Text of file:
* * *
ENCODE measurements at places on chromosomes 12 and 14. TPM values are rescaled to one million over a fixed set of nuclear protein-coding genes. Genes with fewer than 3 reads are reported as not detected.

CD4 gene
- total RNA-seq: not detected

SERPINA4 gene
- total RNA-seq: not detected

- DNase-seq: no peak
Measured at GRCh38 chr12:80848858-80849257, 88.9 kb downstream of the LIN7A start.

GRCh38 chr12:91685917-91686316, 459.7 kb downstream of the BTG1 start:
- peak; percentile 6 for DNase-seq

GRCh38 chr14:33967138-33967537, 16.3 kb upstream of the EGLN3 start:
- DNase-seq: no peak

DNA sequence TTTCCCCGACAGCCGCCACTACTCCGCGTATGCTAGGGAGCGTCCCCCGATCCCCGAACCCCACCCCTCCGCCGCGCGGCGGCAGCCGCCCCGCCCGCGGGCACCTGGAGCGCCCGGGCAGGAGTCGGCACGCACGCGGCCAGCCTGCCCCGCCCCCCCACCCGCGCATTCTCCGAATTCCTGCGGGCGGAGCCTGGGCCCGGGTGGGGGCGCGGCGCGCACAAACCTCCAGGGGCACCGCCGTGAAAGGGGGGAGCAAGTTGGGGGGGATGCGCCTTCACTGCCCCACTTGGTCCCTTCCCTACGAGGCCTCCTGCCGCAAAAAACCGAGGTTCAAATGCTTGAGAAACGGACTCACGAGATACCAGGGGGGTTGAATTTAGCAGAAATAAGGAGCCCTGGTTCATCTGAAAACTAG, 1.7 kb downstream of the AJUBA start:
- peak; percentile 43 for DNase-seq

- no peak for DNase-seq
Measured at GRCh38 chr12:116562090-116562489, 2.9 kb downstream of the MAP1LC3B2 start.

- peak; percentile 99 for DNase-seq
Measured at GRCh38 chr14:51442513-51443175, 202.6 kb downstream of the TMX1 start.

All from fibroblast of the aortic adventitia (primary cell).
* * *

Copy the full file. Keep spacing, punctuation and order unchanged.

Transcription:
ENCODE measurements at places on chromosomes 12 and 14. TPM values are rescaled to one million over a fixed set of nuclear protein-coding genes. Genes with fewer than 3 reads are reported as not detected.

CD4 gene
- total RNA-seq: not detected

SERPINA4 gene
- total RNA-seq: not detected

- DNase-seq: no peak
Measured at GRCh38 chr12:80848858-80849257, 88.9 kb downstream of the LIN7A start.

GRCh38 chr12:91685917-91686316, 459.7 kb downstream of the BTG1 start:
- peak; percentile 6 for DNase-seq

GRCh38 chr14:33967138-33967537, 16.3 kb upstream of the EGLN3 start:
- DNase-seq: no peak

DNA sequence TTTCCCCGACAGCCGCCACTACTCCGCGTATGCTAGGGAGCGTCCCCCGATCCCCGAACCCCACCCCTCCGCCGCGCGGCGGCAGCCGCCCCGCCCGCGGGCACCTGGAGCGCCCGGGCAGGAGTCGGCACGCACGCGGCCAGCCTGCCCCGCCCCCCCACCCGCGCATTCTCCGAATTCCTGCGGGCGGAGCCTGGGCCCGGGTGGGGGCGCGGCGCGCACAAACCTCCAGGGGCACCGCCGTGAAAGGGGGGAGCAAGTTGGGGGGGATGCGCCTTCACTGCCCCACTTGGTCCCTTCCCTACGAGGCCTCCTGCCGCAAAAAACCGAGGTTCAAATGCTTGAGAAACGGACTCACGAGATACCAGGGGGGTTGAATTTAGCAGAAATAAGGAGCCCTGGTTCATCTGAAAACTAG, 1.7 kb downstream of the AJUBA start:
- peak; percentile 43 for DNase-seq

- no peak for DNase-seq
Measured at GRCh38 chr12:116562090-116562489, 2.9 kb downstream of the MAP1LC3B2 start.

- peak; percentile 99 for DNase-seq
Measured at GRCh38 chr14:51442513-51443175, 202.6 kb downstream of the TMX1 start.

All from fibroblast of the aortic adventitia (primary cell).